Certainly, the broad brushstrokes in the depiction of Northern Irish Catholic characters in The Ferryman suggest a move away from the 'privacies' of subtle, tribal, communication that Friel describes in Translations: instead we are in a world where everyone tells stories, where the priest is compromised, where rebel songs are sung and where everybody drinks. But then again, are we so far from the depictions of Irish characters on-stage in 'London Irish' plays like Martin McDonagh's The Beauty Queen of Leenane or even Conor McPherson's The Weir -- an Irish play, undoubtedly, but certainly capitalizing on the continual demand for Irish plays on the London stage? And yet, what we have in the case of The Ferryman is an endless circle, one encouraged by British and Irish alike. By writing about the Irish, the British are in danger of reviving the stereotypes that prevented the Irish from asserting their own cultural autonomy; by criticizing these same attempts, the Irish risk closing off their culture to outside influence, or wider cultural discussion. And this is without even mentioning the complex cultural and political paradigm of the North! I'm sure that some people in Ireland would think that I, as an academic working in Britain with an Irish mother, shouldn't even be commenting on such a difficult subject. But if I was to hazard a conclusion, it would be this: that had Butterworth written a more nuanced play, which delved more deeply into the social and cultural politics of the North, we would probably be asking fewer questions.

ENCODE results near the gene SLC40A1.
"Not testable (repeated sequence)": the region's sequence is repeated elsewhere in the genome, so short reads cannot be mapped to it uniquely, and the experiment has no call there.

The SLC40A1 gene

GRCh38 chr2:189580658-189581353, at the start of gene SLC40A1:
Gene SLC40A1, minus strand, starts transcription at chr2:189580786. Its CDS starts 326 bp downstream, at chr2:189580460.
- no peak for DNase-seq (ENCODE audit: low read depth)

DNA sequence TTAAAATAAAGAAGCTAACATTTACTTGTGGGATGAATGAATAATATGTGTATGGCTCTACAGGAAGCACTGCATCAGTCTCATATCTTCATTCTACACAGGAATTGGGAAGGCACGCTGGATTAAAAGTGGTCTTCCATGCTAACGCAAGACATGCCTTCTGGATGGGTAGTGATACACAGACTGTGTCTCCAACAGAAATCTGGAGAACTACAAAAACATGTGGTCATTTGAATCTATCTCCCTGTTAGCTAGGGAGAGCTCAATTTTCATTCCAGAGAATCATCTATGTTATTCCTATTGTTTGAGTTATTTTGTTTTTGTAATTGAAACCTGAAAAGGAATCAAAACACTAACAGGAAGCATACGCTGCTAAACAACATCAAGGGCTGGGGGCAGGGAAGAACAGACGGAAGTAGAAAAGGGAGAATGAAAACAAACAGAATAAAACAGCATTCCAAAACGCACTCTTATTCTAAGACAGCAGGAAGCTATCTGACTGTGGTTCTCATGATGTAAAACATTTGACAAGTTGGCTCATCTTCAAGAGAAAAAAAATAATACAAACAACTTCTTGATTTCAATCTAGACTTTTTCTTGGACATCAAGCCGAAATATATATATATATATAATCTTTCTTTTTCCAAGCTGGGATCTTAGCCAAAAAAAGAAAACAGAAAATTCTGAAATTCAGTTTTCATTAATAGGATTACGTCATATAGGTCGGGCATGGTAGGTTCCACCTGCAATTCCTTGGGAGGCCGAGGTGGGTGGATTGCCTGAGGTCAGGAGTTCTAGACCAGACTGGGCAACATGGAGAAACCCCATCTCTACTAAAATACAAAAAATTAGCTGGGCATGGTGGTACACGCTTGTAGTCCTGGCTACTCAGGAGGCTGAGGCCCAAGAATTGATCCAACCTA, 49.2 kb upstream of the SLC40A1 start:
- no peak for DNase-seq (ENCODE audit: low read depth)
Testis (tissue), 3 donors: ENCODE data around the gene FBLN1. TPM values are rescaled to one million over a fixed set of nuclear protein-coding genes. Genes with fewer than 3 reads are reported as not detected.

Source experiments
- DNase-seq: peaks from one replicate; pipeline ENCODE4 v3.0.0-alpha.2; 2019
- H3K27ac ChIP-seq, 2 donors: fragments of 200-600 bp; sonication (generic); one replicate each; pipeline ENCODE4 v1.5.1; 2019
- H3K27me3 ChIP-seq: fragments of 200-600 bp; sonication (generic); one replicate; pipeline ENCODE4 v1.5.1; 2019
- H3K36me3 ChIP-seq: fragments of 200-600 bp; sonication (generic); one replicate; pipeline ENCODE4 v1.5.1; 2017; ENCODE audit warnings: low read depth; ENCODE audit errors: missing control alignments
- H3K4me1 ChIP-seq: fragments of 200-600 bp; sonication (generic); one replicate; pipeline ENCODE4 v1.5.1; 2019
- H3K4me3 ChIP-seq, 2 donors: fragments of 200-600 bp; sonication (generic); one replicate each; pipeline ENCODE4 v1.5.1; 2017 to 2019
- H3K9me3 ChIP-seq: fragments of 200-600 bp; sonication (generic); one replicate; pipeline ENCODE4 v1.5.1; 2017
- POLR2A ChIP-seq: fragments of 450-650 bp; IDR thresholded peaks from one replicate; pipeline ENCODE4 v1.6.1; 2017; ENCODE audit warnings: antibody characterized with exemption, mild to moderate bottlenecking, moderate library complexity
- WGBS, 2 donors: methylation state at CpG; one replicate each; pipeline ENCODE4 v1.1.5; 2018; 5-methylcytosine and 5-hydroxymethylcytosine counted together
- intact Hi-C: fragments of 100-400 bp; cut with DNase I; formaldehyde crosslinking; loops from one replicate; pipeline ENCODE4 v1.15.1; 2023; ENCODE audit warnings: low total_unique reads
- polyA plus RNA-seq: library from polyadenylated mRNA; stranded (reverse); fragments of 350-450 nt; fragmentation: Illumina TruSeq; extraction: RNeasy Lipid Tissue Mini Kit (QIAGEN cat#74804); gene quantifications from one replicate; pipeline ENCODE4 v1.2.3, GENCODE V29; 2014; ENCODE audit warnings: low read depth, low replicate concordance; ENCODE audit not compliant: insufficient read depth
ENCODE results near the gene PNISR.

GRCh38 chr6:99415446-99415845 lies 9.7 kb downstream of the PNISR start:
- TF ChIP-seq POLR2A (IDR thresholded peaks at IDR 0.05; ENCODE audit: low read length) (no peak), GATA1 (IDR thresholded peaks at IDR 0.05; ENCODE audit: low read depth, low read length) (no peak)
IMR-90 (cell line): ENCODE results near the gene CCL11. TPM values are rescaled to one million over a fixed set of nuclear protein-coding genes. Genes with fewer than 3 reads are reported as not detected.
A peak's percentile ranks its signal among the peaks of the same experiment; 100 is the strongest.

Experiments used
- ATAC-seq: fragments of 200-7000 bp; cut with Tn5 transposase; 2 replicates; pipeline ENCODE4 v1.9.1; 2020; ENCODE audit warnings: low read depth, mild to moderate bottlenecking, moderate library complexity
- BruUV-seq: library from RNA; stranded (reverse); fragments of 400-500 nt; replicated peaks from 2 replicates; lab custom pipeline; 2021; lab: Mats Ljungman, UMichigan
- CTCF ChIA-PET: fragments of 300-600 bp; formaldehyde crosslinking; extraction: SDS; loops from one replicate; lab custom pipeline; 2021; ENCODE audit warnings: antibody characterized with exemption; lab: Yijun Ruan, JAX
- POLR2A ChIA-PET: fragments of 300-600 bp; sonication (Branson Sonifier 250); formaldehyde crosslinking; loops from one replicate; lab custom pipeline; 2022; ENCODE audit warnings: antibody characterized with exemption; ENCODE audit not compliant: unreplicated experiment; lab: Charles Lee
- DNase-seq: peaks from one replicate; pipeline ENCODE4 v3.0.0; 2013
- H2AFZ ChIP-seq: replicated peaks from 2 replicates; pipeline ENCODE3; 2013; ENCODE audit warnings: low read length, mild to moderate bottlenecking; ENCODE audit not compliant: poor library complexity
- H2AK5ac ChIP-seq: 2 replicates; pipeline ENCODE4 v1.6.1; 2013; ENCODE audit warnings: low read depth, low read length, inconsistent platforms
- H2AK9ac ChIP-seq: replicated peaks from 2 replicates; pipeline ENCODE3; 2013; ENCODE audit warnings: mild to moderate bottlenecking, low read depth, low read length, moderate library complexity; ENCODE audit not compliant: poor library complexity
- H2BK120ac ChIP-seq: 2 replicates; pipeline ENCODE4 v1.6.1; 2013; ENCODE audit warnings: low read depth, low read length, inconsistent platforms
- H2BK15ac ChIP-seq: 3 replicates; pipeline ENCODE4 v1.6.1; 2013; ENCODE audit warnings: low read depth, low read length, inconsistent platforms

And that's without even discussing the accents!